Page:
When you are young, you rely on someone else to take care of everything. The transition into caring for yourself can be overwhelming; so it was nice to have these little trial nights. These are something to encourage your child to do. Even if you are an adult going through a time of not working, you should volunteer and go out. It’s something you can feel good about, and again, it can help you build up your endurance.


After I graduated from the community college, I moved on to a four-year university. There again, I went to the disabilities office. I had all my classes arranged and I was accepted into occupational therapy (OT) school. I ended up going full time and trying to live on campus that year. I got a dorm room with a full kitchen so I could prepare my special meals, and have enough refrigerator space for my TPN and medication. The school was very accommodating. My supplies were delivered to the dorm office then brought up to my room so I didn’t have to carry anything. College administrators can be very helpful, but it’s up to you to find the right people and talk with them. One tip is to talk to students who are already there; they will give you cues on who is best to talk to about a specific need you may have.


Living in the dorm was great because it allowed me to live day to day with my peers. I ended up sharing a room with a classmate. Originally that was not my plan. I wanted my own room. Besides, I didn’t think anyone would want to share a room with me because of all of the noise my pump made at night. Somehow things got mixed up, though, and I ended up with a roommate. It worked out wonderfully. She was a great roommate; nothing bothered her at all. In fact, she joked about getting a special storage area out of the deal, since my supplies took up all of the closet space in our room.


The first year was a little hard on me. It took all of my energy going to school full time. I would wake up, go to class, do school work, get connected and go straight to bed — when all my friends were out partying. The second half of the semester, I started socializing with them more and that was wonderful. The program went very well and I was able to continue going full time. The school worked with me on test taking time, etc. Later, I ended up renting a house with my cousin off campus. It was nice trying to live on my own with a relative. I didn’t want to go back home because I was already out of my mom’s niche. So I asked my cousin if I could move in with her. My parents were still close by if I needed them, but it gave me a chance to be on my own and do things for myself.


Getting a Job

Eventually I finished the OT program and graduated. Graduation was sort of scary because it started me thinking about what I was going to do next. I needed to start looking for a job. I had finished three internships which showed me I could actually do the work of an OT. (I was worried whether I could physically handle the job, and whether my pump would get in the way.)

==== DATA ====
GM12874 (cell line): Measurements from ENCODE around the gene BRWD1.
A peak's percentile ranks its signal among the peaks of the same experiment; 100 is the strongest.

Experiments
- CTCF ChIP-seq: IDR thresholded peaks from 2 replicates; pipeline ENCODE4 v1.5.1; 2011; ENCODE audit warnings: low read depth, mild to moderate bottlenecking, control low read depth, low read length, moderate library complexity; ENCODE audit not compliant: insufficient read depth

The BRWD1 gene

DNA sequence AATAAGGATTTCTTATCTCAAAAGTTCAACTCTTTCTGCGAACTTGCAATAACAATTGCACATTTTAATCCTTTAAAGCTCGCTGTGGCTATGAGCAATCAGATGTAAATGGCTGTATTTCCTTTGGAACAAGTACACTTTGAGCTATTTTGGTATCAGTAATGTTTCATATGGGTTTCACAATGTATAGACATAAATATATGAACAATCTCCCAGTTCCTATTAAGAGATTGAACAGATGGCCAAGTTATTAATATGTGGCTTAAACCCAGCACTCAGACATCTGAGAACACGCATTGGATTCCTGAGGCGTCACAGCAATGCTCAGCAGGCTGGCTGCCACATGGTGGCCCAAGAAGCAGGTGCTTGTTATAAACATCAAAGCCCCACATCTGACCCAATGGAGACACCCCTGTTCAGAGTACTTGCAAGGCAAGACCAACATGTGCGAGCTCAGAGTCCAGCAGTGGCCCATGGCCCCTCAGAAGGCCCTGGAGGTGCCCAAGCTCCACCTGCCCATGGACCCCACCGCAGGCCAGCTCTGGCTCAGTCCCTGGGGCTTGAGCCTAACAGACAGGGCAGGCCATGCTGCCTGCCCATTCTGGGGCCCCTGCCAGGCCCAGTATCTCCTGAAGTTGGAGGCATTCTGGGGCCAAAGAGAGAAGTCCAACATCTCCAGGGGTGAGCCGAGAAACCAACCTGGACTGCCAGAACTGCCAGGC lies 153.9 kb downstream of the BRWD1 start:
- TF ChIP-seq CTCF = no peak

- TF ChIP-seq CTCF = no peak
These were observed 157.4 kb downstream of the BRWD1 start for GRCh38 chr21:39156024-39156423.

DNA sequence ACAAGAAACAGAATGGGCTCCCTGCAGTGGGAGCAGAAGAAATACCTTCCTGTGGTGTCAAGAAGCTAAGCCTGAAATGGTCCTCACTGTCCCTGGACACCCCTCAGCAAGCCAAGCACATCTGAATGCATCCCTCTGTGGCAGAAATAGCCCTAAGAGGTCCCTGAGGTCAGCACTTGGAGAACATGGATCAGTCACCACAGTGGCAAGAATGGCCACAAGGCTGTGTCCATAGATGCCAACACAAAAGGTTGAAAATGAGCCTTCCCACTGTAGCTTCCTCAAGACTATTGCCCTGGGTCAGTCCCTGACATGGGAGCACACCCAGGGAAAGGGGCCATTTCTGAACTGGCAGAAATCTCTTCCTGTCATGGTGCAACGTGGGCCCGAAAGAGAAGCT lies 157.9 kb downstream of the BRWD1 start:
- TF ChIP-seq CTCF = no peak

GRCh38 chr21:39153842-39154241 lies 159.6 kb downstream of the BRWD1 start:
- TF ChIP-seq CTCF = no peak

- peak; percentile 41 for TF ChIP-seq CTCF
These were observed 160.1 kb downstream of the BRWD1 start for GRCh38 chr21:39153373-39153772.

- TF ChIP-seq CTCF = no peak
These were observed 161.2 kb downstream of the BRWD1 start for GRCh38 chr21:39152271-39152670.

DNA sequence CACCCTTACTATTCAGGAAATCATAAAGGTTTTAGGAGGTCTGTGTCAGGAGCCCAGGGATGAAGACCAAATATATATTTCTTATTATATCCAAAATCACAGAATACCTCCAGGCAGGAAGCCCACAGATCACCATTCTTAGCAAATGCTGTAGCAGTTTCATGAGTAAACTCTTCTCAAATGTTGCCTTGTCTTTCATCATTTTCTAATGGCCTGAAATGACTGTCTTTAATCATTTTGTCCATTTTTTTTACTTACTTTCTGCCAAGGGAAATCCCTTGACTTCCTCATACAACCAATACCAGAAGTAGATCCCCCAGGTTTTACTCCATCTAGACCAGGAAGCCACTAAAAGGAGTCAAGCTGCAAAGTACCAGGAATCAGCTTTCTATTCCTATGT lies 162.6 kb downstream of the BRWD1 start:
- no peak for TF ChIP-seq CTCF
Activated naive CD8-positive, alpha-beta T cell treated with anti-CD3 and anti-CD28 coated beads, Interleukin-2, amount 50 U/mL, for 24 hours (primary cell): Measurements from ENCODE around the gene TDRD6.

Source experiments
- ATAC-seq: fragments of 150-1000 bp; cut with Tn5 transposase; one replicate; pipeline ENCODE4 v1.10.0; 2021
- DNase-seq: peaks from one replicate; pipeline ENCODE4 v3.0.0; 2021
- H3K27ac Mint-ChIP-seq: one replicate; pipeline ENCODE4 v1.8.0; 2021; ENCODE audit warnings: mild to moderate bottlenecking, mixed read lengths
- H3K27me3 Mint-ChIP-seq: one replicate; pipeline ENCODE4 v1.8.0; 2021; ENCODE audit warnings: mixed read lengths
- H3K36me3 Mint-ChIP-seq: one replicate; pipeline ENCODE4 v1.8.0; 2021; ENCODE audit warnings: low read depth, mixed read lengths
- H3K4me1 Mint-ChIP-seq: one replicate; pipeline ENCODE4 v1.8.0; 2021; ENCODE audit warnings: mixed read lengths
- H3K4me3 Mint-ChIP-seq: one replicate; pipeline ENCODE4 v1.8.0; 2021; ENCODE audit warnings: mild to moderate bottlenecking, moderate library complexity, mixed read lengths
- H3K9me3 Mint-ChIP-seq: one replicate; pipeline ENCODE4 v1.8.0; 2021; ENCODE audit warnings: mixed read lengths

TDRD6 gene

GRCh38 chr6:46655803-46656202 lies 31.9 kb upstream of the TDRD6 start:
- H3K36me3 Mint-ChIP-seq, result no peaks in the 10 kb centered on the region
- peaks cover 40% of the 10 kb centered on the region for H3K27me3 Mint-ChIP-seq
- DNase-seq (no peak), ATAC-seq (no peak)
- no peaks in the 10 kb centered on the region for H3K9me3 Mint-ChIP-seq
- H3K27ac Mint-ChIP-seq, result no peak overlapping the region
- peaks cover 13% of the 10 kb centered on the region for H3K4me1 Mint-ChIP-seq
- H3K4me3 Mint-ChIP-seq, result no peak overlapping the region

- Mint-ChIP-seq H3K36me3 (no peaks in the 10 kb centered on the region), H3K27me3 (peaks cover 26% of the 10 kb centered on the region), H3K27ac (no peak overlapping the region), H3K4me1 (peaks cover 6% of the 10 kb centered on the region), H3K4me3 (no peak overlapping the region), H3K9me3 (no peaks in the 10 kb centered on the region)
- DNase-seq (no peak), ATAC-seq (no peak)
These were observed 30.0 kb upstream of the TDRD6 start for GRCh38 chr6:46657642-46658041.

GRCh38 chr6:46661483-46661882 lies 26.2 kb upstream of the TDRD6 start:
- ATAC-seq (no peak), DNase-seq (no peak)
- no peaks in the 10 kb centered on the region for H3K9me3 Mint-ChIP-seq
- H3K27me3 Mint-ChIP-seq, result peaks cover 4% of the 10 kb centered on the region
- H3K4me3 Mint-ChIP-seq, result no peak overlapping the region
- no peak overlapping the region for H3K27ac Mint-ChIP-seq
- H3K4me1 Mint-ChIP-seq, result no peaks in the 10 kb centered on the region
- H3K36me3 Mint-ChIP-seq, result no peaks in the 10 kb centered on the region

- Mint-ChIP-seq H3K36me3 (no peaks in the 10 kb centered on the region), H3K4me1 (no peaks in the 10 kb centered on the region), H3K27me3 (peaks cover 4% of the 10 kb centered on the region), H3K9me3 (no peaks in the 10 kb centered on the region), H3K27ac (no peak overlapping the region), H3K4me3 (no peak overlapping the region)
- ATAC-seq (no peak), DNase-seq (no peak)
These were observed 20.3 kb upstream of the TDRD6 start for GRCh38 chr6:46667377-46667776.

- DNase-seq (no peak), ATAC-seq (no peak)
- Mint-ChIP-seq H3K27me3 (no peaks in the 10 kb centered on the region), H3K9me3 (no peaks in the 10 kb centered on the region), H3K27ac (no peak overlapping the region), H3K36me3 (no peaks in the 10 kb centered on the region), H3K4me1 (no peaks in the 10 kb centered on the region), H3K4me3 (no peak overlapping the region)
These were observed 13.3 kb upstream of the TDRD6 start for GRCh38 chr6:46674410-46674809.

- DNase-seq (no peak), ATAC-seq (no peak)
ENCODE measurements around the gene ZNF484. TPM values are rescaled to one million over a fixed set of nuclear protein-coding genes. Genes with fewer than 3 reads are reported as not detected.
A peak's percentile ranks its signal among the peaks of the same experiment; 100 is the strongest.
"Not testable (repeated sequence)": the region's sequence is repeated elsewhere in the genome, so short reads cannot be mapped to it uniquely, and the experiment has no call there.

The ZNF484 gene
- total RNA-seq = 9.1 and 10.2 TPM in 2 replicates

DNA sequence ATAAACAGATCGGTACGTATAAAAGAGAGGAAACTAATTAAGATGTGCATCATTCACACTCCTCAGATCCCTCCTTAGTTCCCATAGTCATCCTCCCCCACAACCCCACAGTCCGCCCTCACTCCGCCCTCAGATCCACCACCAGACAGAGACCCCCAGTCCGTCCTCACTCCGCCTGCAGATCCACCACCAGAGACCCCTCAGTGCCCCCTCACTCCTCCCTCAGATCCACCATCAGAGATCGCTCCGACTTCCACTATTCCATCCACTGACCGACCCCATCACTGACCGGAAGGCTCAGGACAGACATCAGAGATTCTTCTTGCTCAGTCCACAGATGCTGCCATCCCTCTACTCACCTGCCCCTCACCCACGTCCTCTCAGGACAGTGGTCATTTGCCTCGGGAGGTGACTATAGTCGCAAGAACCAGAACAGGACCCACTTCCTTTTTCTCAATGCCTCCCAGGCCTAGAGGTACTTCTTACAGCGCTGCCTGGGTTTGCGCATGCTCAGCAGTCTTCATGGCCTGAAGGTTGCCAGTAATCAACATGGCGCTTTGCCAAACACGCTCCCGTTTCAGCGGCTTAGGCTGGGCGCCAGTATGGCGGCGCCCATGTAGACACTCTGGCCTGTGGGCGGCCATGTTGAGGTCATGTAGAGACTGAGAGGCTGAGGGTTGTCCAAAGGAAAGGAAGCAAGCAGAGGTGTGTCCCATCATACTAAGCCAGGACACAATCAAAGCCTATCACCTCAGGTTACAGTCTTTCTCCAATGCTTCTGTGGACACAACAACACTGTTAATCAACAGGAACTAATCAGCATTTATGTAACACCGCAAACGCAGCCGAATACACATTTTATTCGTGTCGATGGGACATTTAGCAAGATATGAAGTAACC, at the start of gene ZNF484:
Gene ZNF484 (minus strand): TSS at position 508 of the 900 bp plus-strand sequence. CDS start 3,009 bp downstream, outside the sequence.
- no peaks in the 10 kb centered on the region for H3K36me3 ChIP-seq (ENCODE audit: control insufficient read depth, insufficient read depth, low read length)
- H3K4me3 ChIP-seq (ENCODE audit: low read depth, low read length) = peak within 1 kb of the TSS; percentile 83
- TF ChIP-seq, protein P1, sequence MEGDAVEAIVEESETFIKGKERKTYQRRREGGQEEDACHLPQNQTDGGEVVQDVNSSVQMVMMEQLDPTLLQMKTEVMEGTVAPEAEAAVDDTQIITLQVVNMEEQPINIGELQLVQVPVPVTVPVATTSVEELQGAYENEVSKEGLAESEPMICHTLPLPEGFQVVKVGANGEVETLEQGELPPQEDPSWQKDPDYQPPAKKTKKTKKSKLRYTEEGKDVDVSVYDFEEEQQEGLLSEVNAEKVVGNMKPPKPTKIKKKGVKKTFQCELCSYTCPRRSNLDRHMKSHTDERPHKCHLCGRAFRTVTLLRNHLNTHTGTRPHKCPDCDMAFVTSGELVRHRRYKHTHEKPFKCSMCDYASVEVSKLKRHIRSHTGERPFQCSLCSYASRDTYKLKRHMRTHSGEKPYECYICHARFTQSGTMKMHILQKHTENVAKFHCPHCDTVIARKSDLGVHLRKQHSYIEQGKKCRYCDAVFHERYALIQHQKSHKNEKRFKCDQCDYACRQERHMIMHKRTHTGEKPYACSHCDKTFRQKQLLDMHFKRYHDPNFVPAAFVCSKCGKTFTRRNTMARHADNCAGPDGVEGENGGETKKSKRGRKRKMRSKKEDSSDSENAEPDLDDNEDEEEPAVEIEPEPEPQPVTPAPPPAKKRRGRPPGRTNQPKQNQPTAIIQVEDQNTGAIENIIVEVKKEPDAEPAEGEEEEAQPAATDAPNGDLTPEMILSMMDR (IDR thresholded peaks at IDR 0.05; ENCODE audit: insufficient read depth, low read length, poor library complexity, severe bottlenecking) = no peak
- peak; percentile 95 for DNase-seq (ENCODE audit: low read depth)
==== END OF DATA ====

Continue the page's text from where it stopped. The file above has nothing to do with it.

Just thinking of job hunting was stressful. The idea of an interview was scary. I didn’t know what to say, and more importantly, what not to say. I ended up going to the occupational vocational rehab (ORV) office. They had given me a scholarship to help pay for my education with the hope that someday I would become self-sufficient. I had another scholarship from the honor society, which was helpful as well. The ORV officer sat down with me and told me which questions employers can and cannot ask. He explained that if they ask you certain ‘illegal’ questions, you don’t have to answer them. The OVR helped me write a resume, and gave me mock interviews. One of my OT supervisors also gave me a lot of support through the interview process. Again, there are a lot of resources you can tap into, if you make the effort to find them.

When it finally came time to interview, I ended up buying a nice suit; but since I am connected 24 hours a day, I wondered what I should do about the pump: “Do I take it off for the interview, or do I wear it?” I decided to wear it so they could see that this was the real me.


For the first interview, I had my pump in a nice little purse and I carried a clipboard in front to cover the tubing. The whole interview went well and they didn’t notice the pump at all.


My second interview was at a major rehab facility. An acquaintance had told me they had an entry-level position that I should apply for, so I did. I ended up getting an interview. There were six people on the interview. The interview went very well for the first half. Everybody loved me and everything went well. We talked about all kinds of things; they asked how I would handle certain situations, etc. Then most of them left. I was one on one with one of the women and I dropped my purse on the floor. She saw my tubing and I thought, “Okay, here goes.” So I mentioned something about the pump. After that, the interview fell apart. She would no longer look at me. She just abruptly stopped the conversation and announced it was time for the tour. On the tour, she stopped and talked to a friend of hers for twenty minutes and did not talk to me. Once I tried to jump in on the conversation, but she gave me a curt response and turned back to her friend. At the end of the interview she said something to me about letting me know in a couple of weeks. I asked if I should call back and she said “No.” A few weeks later I received a letter in the mail stating that they had no position available, no opening for an occupational therapist. That blew me out of the water!

For awhile I was devastated, but I had an interview at another company scheduled. I still didn’t know what to do. Should I tell them about my pump or not? After my last experience, I was torn. Finally I decided I was just going to be me and see how it goes. I went in and talked with the people and everything went wonderfully. On the way out, I said to the woman, “Oh, by the way, I just want to let you know that I’m connected to this,” and showed her the pump. She replied “That’s wonderful. It will give you a better understanding of what our kids are going through.” And then, right there on the spot, she said, “The position is yours,” which was great.